Sometimes (perhaps more often than we care to admit) the titles are the best thing about a movie.
Such could have been the case with many films with title sequences by Saul Bass.
Over at OpenCulture.com they’ve got a short piece about the influential title-meister and include the link to the amazing hour long compilation of this astounding works of visual art.
If you love design, or classic movies, or want to infuse either element into YOUR films you owe it to yourself to give this a read and a watch.
Don’t tell me you haven’t noticed it.
Everything has come up all orange and blue recently. Especially movie posters, but also the movies behind them.
Over at ‘priceonomics.com’ Rosie Cima examines the trend and quotes some interesting studies into the phenomenon. It’s a great article that has advice to us as filmmakers (and especially those of us working in post-production like colour grading): there’s a whole spectrum of colours out there. Use them.
Good read. And don’t forget to click through to the other articles she sources.
John Carpenter is cool. I was always inspired that not only did he direct his films but he wrote the scores!
Recently Carpenter gave an interview to NPR ahead of his latest solo album(!) release. Carpenter goes into the nuts and bolts of composing scary themes.
Over at NoFilmSchool.com they’ve got a tip of the hat to the guys at Hive Division, an indie production house in a tiny town in Northern Italy! Yes, I want to live and work there! 🙂
Anyway, the guys at Hive created this rather awesome 12 minute Sci-Fi short on no/low budget and it looks friggin amazing! It shows that if you know your way around VFX yourself you can get amazing value for money.
On the page is the short film as well as a (all too short!) look at the making of.
I’m starting up a new series on YouTube of Final Cut Pro X tutorials and DigitalJuice products.
I’ve been a DigitalJuice user/subscriber for years, but, their tutorials for using their products with FCPX are pretty lacking. (read: almost non-existent).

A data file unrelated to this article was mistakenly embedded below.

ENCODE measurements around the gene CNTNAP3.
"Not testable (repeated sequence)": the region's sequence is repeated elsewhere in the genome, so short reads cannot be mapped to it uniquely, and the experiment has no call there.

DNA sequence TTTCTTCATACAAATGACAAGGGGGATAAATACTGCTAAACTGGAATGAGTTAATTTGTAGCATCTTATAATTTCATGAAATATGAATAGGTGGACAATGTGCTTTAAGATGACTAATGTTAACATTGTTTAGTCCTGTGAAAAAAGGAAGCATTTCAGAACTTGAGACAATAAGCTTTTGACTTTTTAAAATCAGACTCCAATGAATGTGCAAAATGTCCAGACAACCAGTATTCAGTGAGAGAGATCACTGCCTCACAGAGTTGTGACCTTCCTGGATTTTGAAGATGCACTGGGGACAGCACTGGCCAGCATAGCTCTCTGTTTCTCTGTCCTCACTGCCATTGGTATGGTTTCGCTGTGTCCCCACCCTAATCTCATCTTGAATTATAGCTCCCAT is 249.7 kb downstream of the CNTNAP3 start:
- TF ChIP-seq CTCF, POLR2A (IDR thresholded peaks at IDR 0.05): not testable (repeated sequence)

In this first one I take a quick look at using their ‘Revealers’, with compound clips, alpha channels, etc, to create a quick and easy interesting lower third title reveal.
Sherif Mokbel has shot a great little short film using a Panasonic GH4.
But, perhaps more important to the world of indie filmmakers than his finished project is his incredible generosity in detailing every aspect of this shoot, from planning to post.
This is a one page on-set masterclass. I truly learned a lot about process and technique from this post!
Thank you Sherif!
Oh, and the film looks great.
I’m a fan of ADR. I’ve never believed that it is not practical for low budget. I’ve used it myself on 3 shorts.
John Hess over at Filmmaker IQ gives us a nice historical and practical video about the subject, including some tips. I think he glosses over some of the nitty gritty – especially room size and reverb simulation – but, for 12 minutes its a pretty solid intro.
Ok, I know I know. I said I wouldn’t talk about sales or things like that. But, there is this amazing VFX package called HitFilm. They have version 3 coming out in a few weeks. Version 2 is already pretty bloody amazing.
I think it is incredible to think that for $300 or so you can get something that, honestly, will rival some of the best VFX packages out there. There will, of course, be subtle things – and it’s the subtle things that create the truly realistic and stunning VFX – that you can’t do. But, for short filmmakers and indie features it’s hard to see how this thing can be beat.
Well worth having in your arsenal.
Everyone is going gaga for Gone Girl, and director David Fincher. In this promo (admiteddly from Adobe themselves) we get a glimpse at how his in-house (!) post production team works.
Now, I’m a Final Cut Pro guy, and I’ve been using it for 13 years… but this stuff looks nice.
Now this is cool.
Editor Vashi Nedomansky seemingly has an obsession with Raiders of the Lost Ark. He has compiled what he calls a ‘1 Page Film School’ about the landmark Lucas/Speilberg picture. He has assembled video clips and PDF downloads that cover many aspects of the production (and post-production) of the film.
It is incredibly informative to get this information together in a single place and it is especially great that this is all from an industry, not fan, point of view.
Well done, Vashi!